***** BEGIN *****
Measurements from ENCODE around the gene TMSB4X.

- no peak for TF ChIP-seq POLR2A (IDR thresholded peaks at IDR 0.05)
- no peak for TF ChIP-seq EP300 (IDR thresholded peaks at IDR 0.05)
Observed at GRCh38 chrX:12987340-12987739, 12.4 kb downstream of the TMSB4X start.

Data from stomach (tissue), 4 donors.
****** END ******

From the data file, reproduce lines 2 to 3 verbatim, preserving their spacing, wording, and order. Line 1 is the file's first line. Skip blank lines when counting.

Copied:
- no peak for TF ChIP-seq POLR2A (IDR thresholded peaks at IDR 0.05)
- no peak for TF ChIP-seq EP300 (IDR thresholded peaks at IDR 0.05)